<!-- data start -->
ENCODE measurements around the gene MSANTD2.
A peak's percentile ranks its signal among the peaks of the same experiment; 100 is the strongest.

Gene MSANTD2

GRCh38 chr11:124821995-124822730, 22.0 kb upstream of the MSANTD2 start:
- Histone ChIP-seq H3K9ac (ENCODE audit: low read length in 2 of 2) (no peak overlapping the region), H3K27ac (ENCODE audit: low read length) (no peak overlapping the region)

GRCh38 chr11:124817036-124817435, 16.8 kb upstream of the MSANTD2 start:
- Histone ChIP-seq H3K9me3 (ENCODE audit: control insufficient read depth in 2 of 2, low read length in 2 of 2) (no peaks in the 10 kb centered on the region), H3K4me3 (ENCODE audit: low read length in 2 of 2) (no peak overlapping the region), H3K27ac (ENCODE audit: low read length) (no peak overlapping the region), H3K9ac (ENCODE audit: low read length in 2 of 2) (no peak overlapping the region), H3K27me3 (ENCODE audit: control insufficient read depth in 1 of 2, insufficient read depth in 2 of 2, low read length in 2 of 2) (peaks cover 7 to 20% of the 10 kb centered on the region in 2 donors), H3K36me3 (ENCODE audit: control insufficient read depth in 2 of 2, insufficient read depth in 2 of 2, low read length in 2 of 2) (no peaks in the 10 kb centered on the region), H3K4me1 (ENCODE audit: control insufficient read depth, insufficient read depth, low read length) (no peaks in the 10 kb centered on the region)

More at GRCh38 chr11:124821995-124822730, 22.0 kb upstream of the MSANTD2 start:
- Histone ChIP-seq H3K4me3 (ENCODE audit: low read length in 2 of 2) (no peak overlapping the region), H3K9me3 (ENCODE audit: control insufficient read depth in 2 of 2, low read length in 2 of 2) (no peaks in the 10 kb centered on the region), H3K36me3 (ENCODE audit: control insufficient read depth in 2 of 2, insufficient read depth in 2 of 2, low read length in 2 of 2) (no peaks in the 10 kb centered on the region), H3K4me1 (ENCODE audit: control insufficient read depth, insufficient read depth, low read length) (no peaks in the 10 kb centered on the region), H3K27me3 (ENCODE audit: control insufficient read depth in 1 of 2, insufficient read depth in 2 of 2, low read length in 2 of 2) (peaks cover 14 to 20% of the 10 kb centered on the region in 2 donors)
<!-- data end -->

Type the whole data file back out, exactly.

ENCODE measurements around the gene MSANTD2.
A peak's percentile ranks its signal among the peaks of the same experiment; 100 is the strongest.

Gene MSANTD2

GRCh38 chr11:124821995-124822730, 22.0 kb upstream of the MSANTD2 start:
- Histone ChIP-seq H3K9ac (ENCODE audit: low read length in 2 of 2) (no peak overlapping the region), H3K27ac (ENCODE audit: low read length) (no peak overlapping the region)

GRCh38 chr11:124817036-124817435, 16.8 kb upstream of the MSANTD2 start:
- Histone ChIP-seq H3K9me3 (ENCODE audit: control insufficient read depth in 2 of 2, low read length in 2 of 2) (no peaks in the 10 kb centered on the region), H3K4me3 (ENCODE audit: low read length in 2 of 2) (no peak overlapping the region), H3K27ac (ENCODE audit: low read length) (no peak overlapping the region), H3K9ac (ENCODE audit: low read length in 2 of 2) (no peak overlapping the region), H3K27me3 (ENCODE audit: control insufficient read depth in 1 of 2, insufficient read depth in 2 of 2, low read length in 2 of 2) (peaks cover 7 to 20% of the 10 kb centered on the region in 2 donors), H3K36me3 (ENCODE audit: control insufficient read depth in 2 of 2, insufficient read depth in 2 of 2, low read length in 2 of 2) (no peaks in the 10 kb centered on the region), H3K4me1 (ENCODE audit: control insufficient read depth, insufficient read depth, low read length) (no peaks in the 10 kb centered on the region)

More at GRCh38 chr11:124821995-124822730, 22.0 kb upstream of the MSANTD2 start:
- Histone ChIP-seq H3K4me3 (ENCODE audit: low read length in 2 of 2) (no peak overlapping the region), H3K9me3 (ENCODE audit: control insufficient read depth in 2 of 2, low read length in 2 of 2) (no peaks in the 10 kb centered on the region), H3K36me3 (ENCODE audit: control insufficient read depth in 2 of 2, insufficient read depth in 2 of 2, low read length in 2 of 2) (no peaks in the 10 kb centered on the region), H3K4me1 (ENCODE audit: control insufficient read depth, insufficient read depth, low read length) (no peaks in the 10 kb centered on the region), H3K27me3 (ENCODE audit: control insufficient read depth in 1 of 2, insufficient read depth in 2 of 2, low read length in 2 of 2) (peaks cover 14 to 20% of the 10 kb centered on the region in 2 donors)